If I have learned anything in the last two months, it is that things haven’t changed. Right, many things have not changed. In two months I’ve visited companies in nine states. Oh, sure, the equipment has changed, but the thinking of owners hasn’t. I see the same issues many had back in the day. What’s worse, the owner’s self-diagnosis of those issues often misses the mark.
In two cases, I found owners with dropping sales who tried to solve their problem by hiring salespeople. Did it work? Not really.
When a non-selling owner hires someone to sell for them, who is to say whether the salesperson is doing what they need to do or not? Does it make sense that they drive around the industrial park and write down company names? Or does it make better sense to get a database of suspects within the hour and then get on with the important sales steps?
Reluctant owners tend to hire reluctant salespeople to sell for them, and then the salesperson becomes busy with non-productive work because neither the owner nor the salesperson really knows what activities produce sales. The owner becomes frustrated and, after seeing the cash go out and no results coming in, fires the salesperson.
What is needed—beyond testing the owner and salesperson—is a sales plan that’s measureable, specific, and organized. What are you going to sell? To whom are you going to sell it? And what process will be used to sell it (what measurable steps will you take)?
So, what’s changed? Not much. Overall, we haven’t learned how to develop salespeople. And that’s true whether it’s wide-format, offset, or letterpress.
Retirement Plan Snags
In another situation, I saw what looked like a “selling issue” because sales had dropped significantly, but instead I found that the company was in need of a transition. There were two owners of the shop. One planned to retire in two years. The other planned to work for at least 10 more years in order to fund their retirement. Considering it can take two to three years to sell a business, the need for a discussion about what happens next was obvious.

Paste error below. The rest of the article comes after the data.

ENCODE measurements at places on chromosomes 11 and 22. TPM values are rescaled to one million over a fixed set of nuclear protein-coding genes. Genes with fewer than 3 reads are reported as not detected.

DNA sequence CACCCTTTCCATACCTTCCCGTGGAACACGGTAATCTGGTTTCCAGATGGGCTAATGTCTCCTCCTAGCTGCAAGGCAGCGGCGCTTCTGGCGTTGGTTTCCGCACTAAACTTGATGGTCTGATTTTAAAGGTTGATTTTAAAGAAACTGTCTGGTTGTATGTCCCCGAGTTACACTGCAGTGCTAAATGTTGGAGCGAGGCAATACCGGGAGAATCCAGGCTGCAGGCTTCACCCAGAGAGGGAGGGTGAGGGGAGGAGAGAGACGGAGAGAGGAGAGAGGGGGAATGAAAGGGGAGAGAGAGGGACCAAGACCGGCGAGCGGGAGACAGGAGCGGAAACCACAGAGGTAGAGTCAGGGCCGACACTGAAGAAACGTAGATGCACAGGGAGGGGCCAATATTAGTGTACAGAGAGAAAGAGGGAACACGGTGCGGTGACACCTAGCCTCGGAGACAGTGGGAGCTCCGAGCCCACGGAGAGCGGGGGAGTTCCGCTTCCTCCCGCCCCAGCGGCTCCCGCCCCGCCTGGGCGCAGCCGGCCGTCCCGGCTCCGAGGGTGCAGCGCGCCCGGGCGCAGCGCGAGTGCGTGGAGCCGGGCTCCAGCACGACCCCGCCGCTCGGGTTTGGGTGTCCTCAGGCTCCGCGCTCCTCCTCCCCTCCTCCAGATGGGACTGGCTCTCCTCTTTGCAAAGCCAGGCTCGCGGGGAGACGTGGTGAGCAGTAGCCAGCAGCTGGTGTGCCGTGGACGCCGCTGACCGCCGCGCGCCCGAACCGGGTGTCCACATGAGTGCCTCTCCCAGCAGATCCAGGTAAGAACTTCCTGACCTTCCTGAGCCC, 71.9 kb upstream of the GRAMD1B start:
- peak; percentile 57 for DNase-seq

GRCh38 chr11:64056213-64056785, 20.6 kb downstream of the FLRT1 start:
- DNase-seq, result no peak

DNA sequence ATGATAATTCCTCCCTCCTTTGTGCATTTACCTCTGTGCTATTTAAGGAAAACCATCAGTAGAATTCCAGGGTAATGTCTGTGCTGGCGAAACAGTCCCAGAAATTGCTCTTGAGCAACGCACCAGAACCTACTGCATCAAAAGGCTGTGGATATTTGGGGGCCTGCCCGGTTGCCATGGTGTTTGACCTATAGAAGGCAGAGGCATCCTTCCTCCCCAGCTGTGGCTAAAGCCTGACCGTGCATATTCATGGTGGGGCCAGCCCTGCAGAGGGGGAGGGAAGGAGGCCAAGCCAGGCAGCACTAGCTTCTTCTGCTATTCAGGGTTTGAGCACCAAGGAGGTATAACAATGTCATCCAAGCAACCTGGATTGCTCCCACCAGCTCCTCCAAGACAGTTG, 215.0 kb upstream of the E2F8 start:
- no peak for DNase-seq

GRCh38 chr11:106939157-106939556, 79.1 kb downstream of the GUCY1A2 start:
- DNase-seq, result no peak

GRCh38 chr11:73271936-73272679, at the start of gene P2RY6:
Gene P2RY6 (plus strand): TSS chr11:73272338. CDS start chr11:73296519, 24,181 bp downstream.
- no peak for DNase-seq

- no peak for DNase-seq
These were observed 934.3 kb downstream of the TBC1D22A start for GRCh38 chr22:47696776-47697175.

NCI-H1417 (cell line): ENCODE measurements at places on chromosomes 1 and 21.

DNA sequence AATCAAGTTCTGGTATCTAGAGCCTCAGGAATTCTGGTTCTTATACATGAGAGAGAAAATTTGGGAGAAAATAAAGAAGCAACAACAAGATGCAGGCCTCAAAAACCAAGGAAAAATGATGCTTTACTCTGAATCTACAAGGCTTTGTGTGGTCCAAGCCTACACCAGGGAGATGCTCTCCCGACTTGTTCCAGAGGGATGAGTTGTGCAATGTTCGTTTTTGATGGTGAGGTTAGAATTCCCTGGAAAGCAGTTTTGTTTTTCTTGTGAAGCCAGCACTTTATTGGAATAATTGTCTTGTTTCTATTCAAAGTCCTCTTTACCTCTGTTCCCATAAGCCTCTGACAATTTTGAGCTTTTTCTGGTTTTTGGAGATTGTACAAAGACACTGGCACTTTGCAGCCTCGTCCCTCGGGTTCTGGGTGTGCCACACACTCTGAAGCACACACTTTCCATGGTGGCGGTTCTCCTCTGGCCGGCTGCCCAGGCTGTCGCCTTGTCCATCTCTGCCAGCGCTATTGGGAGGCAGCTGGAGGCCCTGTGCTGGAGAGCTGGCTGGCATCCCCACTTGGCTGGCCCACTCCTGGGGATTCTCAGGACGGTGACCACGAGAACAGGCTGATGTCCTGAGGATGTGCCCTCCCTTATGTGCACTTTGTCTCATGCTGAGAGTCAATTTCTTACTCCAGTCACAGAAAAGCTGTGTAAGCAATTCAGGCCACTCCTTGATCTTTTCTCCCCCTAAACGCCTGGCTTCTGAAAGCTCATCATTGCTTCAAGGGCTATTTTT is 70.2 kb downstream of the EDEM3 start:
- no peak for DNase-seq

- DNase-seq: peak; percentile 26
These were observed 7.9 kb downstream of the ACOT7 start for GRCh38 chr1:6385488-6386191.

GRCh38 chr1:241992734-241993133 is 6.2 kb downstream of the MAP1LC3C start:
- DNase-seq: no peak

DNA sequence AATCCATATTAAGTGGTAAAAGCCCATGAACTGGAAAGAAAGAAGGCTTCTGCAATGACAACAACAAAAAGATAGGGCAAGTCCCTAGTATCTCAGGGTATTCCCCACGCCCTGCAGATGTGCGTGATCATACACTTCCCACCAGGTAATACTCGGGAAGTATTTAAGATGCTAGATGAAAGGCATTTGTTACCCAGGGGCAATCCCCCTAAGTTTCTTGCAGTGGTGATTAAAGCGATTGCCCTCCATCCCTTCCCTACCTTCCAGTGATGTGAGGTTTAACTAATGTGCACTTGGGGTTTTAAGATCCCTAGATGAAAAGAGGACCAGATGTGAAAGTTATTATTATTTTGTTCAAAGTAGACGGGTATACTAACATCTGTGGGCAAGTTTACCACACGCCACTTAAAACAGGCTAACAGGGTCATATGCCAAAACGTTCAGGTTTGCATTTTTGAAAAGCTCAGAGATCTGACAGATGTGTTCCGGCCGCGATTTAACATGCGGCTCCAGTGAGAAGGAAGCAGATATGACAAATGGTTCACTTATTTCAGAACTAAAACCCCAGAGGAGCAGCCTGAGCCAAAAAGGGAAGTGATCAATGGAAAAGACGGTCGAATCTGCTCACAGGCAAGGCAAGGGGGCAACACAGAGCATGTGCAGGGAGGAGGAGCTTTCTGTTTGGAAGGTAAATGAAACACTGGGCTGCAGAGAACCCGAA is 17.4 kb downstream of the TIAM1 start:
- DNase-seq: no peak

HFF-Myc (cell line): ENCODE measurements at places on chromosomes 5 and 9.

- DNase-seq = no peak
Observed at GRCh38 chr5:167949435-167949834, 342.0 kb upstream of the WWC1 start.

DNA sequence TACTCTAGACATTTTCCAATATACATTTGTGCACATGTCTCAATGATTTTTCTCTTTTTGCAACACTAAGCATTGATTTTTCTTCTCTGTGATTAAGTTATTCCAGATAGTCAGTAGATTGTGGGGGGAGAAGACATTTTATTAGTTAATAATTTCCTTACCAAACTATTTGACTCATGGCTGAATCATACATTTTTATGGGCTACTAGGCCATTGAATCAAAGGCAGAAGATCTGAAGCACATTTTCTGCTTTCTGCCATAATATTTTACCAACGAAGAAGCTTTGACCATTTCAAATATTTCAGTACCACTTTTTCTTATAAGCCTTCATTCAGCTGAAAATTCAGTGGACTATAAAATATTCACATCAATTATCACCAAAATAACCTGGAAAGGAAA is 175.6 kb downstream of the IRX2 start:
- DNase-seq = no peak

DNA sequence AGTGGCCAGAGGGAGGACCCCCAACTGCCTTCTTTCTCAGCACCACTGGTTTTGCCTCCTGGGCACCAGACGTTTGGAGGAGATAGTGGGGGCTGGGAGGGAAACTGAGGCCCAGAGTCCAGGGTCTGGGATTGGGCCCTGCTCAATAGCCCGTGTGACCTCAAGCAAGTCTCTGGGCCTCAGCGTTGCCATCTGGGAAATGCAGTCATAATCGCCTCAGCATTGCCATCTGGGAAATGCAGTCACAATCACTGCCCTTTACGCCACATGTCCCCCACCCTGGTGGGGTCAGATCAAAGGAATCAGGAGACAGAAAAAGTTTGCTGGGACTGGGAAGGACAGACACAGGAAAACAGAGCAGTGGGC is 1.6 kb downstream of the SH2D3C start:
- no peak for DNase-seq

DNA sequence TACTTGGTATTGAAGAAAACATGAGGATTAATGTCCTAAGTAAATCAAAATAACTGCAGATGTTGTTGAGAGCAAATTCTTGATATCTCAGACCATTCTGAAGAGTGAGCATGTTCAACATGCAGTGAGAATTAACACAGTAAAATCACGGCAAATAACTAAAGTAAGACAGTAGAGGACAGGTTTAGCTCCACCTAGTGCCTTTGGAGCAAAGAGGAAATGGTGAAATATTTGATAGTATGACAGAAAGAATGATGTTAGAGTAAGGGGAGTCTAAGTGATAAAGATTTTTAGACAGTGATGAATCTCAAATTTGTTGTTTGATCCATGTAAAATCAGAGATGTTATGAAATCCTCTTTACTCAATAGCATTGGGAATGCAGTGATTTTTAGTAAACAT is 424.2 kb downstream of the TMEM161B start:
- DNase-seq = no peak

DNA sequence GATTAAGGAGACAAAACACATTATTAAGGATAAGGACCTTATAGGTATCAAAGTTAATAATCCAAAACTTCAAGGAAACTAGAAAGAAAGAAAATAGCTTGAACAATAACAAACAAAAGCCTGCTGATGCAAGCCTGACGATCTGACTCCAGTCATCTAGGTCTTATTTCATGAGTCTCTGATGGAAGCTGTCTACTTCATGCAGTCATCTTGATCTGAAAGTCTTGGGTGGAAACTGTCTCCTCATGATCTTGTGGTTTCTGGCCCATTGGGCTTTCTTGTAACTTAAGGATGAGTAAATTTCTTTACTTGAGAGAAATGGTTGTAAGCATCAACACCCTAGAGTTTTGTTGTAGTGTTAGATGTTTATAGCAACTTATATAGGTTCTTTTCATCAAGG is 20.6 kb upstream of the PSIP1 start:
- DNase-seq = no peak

Complicating the situation was the fact that the 10-year partner needed to increase sales in order to fund his retirement, but if he did it would increase the price he’d have to pay to buy out the other partner. The solution was to create an agreement now to sell the business in two years for an amount set now, thus freeing the one partner to increase sales like crazy while securing the other partner’s financial future.
Organize Around Function
A husband-wife ownership team was concerned about having enough cash because of the drop in sales. Interestingly, that was a feeling and not a fact as I found them very close to all balance sheet strength benchmarks. They had enough liquid assets such as cash, receivables, and inventory to meet their current and anticipated needs and were spinning off positive cash at their current sales level.
Their real issue was people. Not having the right tasks assigned created daily delivery stress, low morale, lack of focus and, of course, time problems. This resulted in them doing nothing about sales.
Organizing around people, not functions, is one of the oldest fumbles in the book. Organize around functions and do more, better, and faster. Then you will have time and energy to do something about selling.
Some folks say that consultants only borrow your watch to tell you the time. The reason is the solutions are often straightforward and seem obvious once the problem is identified. The major part of a consultant’s work is to identify what problems need solutions. And in that regard, things really haven’t changed that much, regardless of the change in technology.
Tom Crouser is chairman of CPrint International and principal of Crouser & Associates, Inc., 235 Dutch Road, Charleston, WV 25302, 304-965-7100 (MyPRINTRresource.com/10004688). Contact him at 304-541-3714 or firstname.lastname@example.org. Tom is available for consulting assignments. Connect on Facebook and LinkedIn and follow his business tweets at www.twitter.com/tomcrouser.